H&M. (We also made a pit-stop at our other favorite store, New York & Company, and, of course, a bookstore.)
This is what it’s usually like when we go clothes shopping: we start out browsing the same area of the store together, pointing out different cool or quirky styles. Then we start to wander off at different paces but in the same general direction. We’ll start to pull clothes from the racks and then look around to find each other to get an opinion on colors – I’m best in browns and reds, and mom’s better in yellows and pinks. We both can pull off many shades of blue. If it’s a good day, we’ll each take an arm load of clothes into the fitting room. We’ll knock on each other’s fitting room door if we want to show off an outfit that looks great on us, but it’s more likely that we’ll knock on each other’s door to show off and/or laugh about the disastrous clothes that looked much better on the shelves (ahem, those skinny-leg jeans). When we’re finished with our bundles, we may have 2-3 items each left in our hands. We usually end up having the same clothes but in different colors.
It doesn’t have to be Christmas time for us to go shopping together because the trip isn’t just about the purchasing of material goods. Minahan and Huddleston (2008) conducted a study to learn why mothers and daughters shop together and what these duos value in the experience. Their study found, unsurprisingly, that the majority of mothers and daughters shop together to foster their special mother-daughter bonds. Minahan and Huddleston (2008) wrote, “The relationships provided a wealth of memories for both women as they recall the myriad of experiences that they share in the shopping centre. The experiences can be hilarious, sad, quirky, poignant, revealing of many of the multidimensional nature of the mother and daughter relationship.”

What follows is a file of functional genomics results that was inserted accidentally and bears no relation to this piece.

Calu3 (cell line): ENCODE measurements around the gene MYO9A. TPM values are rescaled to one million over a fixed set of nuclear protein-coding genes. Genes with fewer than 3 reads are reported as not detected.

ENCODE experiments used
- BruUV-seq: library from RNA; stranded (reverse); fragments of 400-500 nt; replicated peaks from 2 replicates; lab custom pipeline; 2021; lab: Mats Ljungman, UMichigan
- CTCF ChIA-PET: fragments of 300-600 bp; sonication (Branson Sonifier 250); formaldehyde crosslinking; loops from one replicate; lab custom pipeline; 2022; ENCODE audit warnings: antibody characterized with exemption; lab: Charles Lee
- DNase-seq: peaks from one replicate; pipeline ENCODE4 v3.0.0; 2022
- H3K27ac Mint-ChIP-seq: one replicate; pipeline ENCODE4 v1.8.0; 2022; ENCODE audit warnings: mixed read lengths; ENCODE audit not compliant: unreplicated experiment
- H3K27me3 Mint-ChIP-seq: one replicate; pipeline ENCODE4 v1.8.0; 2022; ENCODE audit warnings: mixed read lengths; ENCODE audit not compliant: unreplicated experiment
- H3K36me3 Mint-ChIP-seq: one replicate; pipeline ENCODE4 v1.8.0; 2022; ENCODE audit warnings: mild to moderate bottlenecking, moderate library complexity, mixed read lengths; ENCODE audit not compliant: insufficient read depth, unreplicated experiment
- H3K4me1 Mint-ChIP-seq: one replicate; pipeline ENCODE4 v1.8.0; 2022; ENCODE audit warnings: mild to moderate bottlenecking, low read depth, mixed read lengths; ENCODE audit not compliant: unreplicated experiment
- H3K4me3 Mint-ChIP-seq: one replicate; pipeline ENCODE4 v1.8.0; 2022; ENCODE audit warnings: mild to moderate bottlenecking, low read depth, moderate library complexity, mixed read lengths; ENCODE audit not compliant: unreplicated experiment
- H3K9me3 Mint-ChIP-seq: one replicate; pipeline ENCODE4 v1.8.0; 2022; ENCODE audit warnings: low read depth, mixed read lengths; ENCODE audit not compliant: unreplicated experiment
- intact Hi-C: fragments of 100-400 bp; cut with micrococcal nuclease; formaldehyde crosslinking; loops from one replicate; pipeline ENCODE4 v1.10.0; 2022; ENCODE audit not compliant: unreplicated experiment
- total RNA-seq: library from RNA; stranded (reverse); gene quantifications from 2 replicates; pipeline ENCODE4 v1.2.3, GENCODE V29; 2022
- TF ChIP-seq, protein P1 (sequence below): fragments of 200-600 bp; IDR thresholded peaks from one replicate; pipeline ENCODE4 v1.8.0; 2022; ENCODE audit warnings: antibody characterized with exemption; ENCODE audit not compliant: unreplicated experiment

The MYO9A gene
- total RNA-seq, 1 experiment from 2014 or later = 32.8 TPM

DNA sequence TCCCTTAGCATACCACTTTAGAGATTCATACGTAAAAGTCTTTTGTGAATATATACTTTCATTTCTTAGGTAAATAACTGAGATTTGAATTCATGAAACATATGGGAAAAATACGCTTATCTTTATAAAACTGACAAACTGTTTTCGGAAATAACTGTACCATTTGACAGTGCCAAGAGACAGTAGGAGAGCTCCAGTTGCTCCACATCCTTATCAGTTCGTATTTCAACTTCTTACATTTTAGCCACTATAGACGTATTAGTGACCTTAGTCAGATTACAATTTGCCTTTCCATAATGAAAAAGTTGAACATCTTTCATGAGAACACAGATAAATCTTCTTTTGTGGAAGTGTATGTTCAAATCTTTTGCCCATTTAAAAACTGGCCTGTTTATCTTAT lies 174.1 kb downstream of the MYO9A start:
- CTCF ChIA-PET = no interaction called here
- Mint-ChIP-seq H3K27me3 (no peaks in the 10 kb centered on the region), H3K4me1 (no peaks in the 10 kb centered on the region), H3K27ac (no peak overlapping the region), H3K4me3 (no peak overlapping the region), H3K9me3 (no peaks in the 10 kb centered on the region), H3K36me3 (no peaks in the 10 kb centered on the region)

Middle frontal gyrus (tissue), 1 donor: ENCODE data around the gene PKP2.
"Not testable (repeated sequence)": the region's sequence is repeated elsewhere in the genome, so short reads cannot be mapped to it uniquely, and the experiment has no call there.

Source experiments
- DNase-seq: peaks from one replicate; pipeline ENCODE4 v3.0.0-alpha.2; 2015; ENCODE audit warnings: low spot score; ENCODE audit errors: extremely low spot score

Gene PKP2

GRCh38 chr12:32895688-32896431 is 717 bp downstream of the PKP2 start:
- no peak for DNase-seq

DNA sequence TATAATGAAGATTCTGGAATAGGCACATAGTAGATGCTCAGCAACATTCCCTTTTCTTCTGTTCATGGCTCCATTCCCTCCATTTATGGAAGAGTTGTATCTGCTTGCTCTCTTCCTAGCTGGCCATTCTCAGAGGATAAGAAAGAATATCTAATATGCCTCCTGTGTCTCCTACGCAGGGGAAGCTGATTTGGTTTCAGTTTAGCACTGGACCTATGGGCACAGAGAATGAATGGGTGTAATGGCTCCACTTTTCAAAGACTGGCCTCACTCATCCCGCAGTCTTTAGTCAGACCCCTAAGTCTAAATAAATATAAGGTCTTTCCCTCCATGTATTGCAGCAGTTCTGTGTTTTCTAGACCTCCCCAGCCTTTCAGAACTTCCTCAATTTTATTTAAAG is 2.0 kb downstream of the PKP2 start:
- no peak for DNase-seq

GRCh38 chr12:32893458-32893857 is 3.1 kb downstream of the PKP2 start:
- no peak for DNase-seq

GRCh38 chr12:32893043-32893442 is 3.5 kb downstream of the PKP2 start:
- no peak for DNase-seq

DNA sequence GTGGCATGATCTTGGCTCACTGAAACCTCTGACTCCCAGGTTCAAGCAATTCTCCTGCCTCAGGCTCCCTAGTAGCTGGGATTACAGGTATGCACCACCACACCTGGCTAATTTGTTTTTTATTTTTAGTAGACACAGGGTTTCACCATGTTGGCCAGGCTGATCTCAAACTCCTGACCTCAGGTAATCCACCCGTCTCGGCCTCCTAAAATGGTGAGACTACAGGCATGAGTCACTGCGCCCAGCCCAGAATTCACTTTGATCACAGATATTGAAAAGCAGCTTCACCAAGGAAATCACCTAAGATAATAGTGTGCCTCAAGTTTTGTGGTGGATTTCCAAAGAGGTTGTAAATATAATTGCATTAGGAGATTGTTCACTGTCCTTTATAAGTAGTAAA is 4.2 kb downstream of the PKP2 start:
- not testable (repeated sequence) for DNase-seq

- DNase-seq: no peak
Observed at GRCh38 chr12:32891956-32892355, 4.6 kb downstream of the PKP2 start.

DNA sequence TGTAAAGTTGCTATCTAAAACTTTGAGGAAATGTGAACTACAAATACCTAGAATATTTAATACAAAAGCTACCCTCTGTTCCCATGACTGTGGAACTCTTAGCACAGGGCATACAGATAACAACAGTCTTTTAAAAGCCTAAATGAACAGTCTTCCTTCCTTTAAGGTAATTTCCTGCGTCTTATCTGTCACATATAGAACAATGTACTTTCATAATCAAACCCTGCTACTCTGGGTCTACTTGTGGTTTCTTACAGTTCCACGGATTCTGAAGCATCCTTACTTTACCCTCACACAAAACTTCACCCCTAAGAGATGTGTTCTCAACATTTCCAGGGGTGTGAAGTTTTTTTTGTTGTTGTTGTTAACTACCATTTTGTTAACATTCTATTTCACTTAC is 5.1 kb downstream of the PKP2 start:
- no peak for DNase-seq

Some mothers teach their daughters how to shop at ages as young as three and four, or daughters just “absorb knowledge of shopping through passive observation of the mother’s approach to the store and to choice and the shopping experience” (Minahan & Huddleston, 2008). Minahan and Huddleston (2008) also wrote, “Whilst mothers are known to teach their daughters to shop, daughters also influence their mothers, in a process called “reciprocal socialization””, which is when a daughter coaches her mother on brand and style choices.
To Mom: I as a child and pre-teen, I remember that I hated to shop and I wasn’t interested in clothes…any idea when, why or how this changed? What's it like to shop with me? What was it like to shop with your mom?
To other mothers/daughters: Do you and your mom/daughter use shopping as a bonding experience? How do you shop together? What is your shopping experience like? Do you have favorite stores that you’ll go out of your way to visit? Do you and your mom/daughter wear the same clothes?